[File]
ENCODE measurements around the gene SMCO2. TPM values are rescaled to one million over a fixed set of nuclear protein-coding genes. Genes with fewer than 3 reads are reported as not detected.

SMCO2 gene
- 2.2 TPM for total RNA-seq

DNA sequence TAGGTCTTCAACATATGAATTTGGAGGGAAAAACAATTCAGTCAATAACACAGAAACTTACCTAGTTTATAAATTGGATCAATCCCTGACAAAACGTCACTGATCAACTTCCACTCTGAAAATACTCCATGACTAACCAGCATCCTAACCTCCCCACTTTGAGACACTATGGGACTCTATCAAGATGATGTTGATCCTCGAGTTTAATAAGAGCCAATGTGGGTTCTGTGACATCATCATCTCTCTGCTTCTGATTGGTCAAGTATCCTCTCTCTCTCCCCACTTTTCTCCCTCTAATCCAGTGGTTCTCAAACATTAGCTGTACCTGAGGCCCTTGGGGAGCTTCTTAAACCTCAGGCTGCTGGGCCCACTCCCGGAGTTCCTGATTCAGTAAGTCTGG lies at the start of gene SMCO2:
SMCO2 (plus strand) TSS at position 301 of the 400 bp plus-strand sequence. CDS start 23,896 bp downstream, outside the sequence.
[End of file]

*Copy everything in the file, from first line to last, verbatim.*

ENCODE measurements around the gene SMCO2. TPM values are rescaled to one million over a fixed set of nuclear protein-coding genes. Genes with fewer than 3 reads are reported as not detected.

SMCO2 gene
- 2.2 TPM for total RNA-seq

DNA sequence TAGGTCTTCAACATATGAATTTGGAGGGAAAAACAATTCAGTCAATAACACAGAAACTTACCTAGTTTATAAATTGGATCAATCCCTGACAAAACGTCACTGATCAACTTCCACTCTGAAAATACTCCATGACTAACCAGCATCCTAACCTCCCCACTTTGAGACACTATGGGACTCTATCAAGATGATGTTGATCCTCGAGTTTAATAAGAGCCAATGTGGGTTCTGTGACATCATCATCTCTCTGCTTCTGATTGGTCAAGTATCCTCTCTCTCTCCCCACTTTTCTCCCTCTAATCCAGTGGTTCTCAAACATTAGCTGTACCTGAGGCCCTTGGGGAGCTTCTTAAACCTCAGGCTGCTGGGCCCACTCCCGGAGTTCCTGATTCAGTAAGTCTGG lies at the start of gene SMCO2:
SMCO2 (plus strand) TSS at position 301 of the 400 bp plus-strand sequence. CDS start 23,896 bp downstream, outside the sequence.